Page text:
Recess from the Recession – Investing in Higher Education

image (An article I authored originally published January 16, 2009 in Tu Decides Newspaper, WA.  A Spanish language translation of this article can be found by clicking here.)

The national unemployment rate hit 7.2% in December (2009) – the highest rate in 15 years. Last year alone, 2.6 million jobs were lost. While much has been said about the challenging economy and unemployment, a topic frequently missing from the headlines is a potential reinvestment in higher education. Is it more worthwhile to reinvest in your own education than trying to find a new job in this economy?  Here are two things to consider:

1. Return On Investment

One of the greatest expenses of an advanced degree is the opportunity cost of lost wages during your time in school. From a financial perspective, there is no better time to invest in your education than during a period of reduced wages and employment opportunities. Analyzing data from the U.S. Census Bureau, a Master’s degree will help you accumulate roughly $4.9 million in lifetime earnings versus $3.8 million for bachelor’s degrees and less than $1.8 million for high school education only. Also, factor in the investment potential of these extra dollars and the payoff is evident. You can maximize your return on investment by leveraging opportunities to lower the costs of attending graduate school.

For Hispanics, there are two exceptional opportunities for financing a higher education in business. The Consortium for Graduate Study in Management (CGSM) provides a full two-year fellowship to diverse individuals seeking an MBA (http://www.cgsm.org). The National Society of Hispanic MBAs (NSHMBA) offers scholarships between $2,500 and $10,000 per year to Hispanics pursuing graduate management education. (http://www.nshmba.org). There were less than eight applicants for this scholarship from Washington last year, so odds of receiving a scholarship are good for those with demonstrable academic achievement.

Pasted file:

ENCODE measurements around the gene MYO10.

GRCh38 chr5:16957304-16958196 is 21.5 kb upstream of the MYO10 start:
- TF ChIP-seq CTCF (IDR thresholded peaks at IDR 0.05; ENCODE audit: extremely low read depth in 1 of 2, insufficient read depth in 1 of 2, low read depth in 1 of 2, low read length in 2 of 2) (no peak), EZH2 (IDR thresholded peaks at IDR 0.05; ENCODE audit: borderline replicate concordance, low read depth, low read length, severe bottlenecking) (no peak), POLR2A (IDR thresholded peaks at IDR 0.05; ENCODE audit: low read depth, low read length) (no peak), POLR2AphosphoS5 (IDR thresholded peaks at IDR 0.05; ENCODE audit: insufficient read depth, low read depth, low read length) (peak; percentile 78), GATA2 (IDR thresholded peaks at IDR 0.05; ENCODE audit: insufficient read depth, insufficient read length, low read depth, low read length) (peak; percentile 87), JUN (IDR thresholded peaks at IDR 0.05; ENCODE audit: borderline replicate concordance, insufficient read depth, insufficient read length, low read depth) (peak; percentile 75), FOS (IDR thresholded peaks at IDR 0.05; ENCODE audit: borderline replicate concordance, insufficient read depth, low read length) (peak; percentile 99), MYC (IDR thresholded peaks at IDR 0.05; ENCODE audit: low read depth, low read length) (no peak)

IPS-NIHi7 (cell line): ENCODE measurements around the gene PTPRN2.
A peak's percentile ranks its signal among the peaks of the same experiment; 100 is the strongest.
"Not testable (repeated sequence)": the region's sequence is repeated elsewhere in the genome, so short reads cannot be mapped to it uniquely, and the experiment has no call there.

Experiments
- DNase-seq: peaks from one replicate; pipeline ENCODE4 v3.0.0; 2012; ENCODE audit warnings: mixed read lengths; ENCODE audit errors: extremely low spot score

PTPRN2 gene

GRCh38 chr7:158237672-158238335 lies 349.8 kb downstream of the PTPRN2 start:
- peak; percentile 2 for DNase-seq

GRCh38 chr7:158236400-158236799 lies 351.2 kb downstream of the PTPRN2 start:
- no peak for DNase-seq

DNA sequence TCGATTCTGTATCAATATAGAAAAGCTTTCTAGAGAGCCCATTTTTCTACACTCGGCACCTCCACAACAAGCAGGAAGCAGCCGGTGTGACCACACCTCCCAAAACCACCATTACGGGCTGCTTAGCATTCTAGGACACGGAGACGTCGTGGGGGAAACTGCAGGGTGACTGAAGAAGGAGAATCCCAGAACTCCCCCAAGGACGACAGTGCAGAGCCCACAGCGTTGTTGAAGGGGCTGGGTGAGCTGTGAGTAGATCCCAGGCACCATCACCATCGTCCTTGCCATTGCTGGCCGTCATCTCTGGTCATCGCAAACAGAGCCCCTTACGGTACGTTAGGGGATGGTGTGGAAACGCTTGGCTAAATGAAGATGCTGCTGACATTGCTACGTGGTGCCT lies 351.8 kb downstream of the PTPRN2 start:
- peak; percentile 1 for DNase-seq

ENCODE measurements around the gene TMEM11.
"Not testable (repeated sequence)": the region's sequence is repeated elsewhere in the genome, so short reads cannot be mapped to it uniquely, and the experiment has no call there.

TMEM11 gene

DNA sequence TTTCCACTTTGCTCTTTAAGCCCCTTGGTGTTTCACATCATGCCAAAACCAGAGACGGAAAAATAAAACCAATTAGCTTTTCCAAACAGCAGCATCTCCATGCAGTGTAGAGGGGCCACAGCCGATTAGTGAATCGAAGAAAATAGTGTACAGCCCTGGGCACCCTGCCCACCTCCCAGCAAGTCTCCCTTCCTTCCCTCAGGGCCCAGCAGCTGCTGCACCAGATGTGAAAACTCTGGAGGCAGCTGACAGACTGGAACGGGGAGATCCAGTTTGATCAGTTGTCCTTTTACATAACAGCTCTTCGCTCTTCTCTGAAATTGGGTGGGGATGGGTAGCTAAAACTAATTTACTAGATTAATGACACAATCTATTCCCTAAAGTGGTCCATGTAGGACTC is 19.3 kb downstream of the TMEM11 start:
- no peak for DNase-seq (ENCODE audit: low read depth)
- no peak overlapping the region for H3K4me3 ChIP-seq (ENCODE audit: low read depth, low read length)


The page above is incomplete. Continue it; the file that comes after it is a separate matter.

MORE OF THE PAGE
2. More Opportunities

It may be difficult to consider making a career change when you are in a stable job. The jolt of unemployment or potential unemployment might be the wakeup call you need to evaluate whether your current career meets your ambitions. If it does not, consider expanding your education credentials at this juncture to help you achieve your ultimate career goals. Returning to school could help increase the range of positions for which you are eligible in your current company or industry, or even give you greater access to completely new industries and positions. Post-graduate degrees can also help widen your geographical reach. For example, for those in the auto industry, escaping Detroit might be a significant long-term career goal. I entered the MBA program at the University of California Berkeley in an attempt to switch from the automotive industry to the tech industry. After navigating through the dot com implosion, I renewed my career search at the NSHMBA National Career Conference in 2004. I received five job offers in five different industries, an impossible feat for me to accomplish without an advanced degree. Education can be used as a means to ride out the economic storm, reinvest in oneself, and create more opportunities long term. My story demonstrates that while recessions are temporary situations, higher education is a lifelong asset.

Richard Velazquez is the President of the National Society of Hispanic MBAs (NSHMBA) Seattle Chapter and a Sr. Product Planning Manager for the Xbox group at Microsoft. For more information about NSHMBA Seattle, visit http://www.nshmba.org/Seattle

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